Citizen participation

How he got into politics “Work hard at the job you’re at” Beginnings of CWRIC Finding supporters for the bill Getting Jim Wright to sponsor the bill Findings of the commission report Speaker pro tem on the day the bill went to the House Citizen participation The last hurdle – President Reagan Signing of the bill “No racial profiling” Bill 442

Transcripts available in the following languages:

There are a lot of countries that call themselves democracies, but the thing that makes the democracy of the United States so distinctive from any other in the country -- in the world, is that it requires citizen participation. And so there were just, I mean, this was really a bottoms-up grassroots effort. Here's something that impacted on 123,000 people back in 1942, out of a population of 200 million people. Who cares? Forget it. But yet this thing kept on bubbling up because working at the grassroots level all across the country. And so there were just a lot of people. I remember from Seattle, Mrs. Kinoshita, Cherry Kinoshita, being one of those who was always agitating for citizen groups to get involved in this thing. And frankly, there were some of these groups that, who were also lambasting me for taking the legislative approach. Bill Hohri just ripped me a, ripped me a new one, and he thought I was a sellout. Well, he thought my brother-in-law, Mike Masaoka, was a sellout. That he said, he said, "He's the one who put us in camp." Give me a break. And so, I mean, we were having to swim against the tide, too, within the community. And some of the, frankly, awful things that Bill Hohri said about JACL, Mike Masaoka, George Inagaki, Dr. Tom Yatabe, Mas Sato, all these, and against those of us in the Congress who were pushing the legislative approach, it was not a, it was not a -- even for people like Cherry Kinoshita and people, there was a citizen group in San Jose that was outside some of these other groups, they were having to speak in opposition to what other Nisei groups were doing. But, so it's hard to point out individuals.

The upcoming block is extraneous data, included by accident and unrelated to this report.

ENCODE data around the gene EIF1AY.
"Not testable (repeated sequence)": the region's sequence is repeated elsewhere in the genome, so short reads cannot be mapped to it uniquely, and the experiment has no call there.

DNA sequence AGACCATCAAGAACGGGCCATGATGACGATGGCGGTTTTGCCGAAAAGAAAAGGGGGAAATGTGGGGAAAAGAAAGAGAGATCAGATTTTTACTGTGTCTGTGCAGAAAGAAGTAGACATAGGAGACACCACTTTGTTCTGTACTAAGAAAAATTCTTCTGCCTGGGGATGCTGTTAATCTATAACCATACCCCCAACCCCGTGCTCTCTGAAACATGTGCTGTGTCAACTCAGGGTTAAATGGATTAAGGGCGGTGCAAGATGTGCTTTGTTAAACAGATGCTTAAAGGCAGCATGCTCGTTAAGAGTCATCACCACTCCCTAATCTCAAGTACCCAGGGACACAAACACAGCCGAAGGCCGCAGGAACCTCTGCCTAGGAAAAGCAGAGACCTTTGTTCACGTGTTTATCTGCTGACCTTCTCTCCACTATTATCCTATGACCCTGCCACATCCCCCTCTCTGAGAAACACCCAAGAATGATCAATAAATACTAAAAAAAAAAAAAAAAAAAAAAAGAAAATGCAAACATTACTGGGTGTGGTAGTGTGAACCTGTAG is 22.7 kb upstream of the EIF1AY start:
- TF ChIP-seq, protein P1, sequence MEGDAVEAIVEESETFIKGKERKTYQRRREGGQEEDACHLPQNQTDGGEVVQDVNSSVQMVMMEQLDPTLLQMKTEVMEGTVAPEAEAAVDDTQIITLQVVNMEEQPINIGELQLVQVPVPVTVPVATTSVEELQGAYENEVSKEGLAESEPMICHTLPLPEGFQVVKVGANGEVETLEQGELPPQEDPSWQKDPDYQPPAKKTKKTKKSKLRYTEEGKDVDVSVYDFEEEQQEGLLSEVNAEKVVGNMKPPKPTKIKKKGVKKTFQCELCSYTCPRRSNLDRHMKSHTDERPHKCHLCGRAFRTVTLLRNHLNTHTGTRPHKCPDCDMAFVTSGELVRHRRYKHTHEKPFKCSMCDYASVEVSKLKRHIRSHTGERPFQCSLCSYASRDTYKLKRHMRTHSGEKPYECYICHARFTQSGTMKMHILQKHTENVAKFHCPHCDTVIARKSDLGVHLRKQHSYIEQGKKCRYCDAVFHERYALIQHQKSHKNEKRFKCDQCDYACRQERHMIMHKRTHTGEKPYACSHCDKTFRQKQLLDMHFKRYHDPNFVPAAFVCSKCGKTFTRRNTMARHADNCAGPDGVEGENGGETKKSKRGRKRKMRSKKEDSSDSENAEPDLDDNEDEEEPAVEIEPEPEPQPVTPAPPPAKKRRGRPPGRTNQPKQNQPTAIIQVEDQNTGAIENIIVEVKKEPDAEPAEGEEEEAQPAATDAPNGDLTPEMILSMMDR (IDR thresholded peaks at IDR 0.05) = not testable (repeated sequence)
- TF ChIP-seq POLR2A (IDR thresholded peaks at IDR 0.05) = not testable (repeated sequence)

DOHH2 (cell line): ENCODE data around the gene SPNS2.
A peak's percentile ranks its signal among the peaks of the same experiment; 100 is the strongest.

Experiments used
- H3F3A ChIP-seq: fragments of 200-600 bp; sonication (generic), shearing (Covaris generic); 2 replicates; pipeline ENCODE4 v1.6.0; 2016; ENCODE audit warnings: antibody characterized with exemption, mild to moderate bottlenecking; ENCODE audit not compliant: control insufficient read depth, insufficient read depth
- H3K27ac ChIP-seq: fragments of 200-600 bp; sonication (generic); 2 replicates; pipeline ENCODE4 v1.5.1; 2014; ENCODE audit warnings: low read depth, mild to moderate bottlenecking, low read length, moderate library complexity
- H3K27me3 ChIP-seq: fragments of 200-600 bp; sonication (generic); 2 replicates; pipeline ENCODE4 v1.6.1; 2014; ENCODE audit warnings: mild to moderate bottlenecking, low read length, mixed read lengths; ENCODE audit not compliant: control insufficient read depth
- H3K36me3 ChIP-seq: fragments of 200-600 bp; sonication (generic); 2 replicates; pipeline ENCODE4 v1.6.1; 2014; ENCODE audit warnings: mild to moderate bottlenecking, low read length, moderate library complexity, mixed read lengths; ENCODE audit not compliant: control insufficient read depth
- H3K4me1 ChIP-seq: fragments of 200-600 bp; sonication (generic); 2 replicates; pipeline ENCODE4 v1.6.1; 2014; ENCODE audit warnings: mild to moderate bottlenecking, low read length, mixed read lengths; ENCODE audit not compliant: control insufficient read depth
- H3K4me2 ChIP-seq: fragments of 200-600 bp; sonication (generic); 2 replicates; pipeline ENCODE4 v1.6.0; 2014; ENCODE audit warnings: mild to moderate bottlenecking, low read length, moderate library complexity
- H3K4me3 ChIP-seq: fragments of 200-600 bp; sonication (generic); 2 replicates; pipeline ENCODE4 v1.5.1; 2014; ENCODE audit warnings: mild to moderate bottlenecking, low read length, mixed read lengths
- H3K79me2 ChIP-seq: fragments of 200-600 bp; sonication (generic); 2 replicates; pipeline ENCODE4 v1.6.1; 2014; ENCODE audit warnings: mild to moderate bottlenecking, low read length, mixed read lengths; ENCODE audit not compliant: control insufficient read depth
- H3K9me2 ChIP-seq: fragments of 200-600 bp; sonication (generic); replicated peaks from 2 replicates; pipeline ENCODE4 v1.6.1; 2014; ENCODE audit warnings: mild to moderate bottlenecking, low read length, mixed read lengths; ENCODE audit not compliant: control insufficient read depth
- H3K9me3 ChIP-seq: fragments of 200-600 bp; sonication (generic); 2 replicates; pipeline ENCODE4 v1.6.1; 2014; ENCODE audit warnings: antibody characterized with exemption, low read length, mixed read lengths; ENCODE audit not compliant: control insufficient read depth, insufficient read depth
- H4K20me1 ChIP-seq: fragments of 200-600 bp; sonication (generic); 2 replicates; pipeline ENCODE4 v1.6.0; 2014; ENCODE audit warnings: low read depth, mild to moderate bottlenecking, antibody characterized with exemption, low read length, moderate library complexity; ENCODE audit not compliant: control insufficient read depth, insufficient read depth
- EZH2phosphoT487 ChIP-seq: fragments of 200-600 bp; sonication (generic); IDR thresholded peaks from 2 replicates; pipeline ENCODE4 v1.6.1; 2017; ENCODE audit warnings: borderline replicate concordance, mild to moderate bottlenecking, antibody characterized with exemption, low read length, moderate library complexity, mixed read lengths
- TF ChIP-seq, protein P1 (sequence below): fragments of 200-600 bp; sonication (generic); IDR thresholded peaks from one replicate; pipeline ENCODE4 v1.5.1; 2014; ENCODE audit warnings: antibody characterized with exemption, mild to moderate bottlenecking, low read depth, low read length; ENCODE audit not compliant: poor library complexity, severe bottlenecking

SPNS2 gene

Date: July 4, 2008
Location: Colorado, US
Interviewer: Tom Ikeda
Contributed by: Watase Media Arts Center, Japanese American National Museum

Bill Hohri Cherry Kinoshita community democracy jacl politics redress

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